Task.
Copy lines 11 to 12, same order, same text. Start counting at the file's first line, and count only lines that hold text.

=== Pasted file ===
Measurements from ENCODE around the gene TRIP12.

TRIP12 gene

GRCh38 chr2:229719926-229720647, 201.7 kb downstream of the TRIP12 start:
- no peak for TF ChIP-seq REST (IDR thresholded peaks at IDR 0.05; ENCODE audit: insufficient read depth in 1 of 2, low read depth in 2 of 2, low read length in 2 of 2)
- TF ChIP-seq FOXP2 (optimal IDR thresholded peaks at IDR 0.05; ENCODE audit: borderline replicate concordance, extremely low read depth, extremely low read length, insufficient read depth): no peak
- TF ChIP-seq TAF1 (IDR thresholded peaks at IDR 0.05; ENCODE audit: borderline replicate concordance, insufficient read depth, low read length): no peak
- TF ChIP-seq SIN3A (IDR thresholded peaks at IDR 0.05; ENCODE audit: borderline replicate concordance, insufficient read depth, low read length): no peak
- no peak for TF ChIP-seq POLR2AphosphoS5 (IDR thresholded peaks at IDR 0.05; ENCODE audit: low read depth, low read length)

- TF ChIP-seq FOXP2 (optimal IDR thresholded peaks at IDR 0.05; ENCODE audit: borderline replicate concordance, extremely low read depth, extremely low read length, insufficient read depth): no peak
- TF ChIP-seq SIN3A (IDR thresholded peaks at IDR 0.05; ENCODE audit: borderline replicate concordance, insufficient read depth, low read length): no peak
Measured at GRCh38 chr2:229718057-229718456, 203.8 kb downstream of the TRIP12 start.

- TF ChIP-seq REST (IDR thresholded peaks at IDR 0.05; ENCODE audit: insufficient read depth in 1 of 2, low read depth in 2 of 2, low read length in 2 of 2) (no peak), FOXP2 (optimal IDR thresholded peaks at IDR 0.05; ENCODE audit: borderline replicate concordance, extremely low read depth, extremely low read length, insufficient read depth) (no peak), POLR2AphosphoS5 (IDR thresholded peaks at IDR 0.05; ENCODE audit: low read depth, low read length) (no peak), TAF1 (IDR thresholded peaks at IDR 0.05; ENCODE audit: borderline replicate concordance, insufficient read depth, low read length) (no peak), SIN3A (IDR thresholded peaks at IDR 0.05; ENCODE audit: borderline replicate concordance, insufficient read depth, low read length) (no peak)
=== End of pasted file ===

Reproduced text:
Measured at GRCh38 chr2:229718057-229718456, 203.8 kb downstream of the TRIP12 start.

- TF ChIP-seq REST (IDR thresholded peaks at IDR 0.05; ENCODE audit: insufficient read depth in 1 of 2, low read depth in 2 of 2, low read length in 2 of 2) (no peak), FOXP2 (optimal IDR thresholded peaks at IDR 0.05; ENCODE audit: borderline replicate concordance, extremely low read depth, extremely low read length, insufficient read depth) (no peak), POLR2AphosphoS5 (IDR thresholded peaks at IDR 0.05; ENCODE audit: low read depth, low read length) (no peak), TAF1 (IDR thresholded peaks at IDR 0.05; ENCODE audit: borderline replicate concordance, insufficient read depth, low read length) (no peak), SIN3A (IDR thresholded peaks at IDR 0.05; ENCODE audit: borderline replicate concordance, insufficient read depth, low read length) (no peak)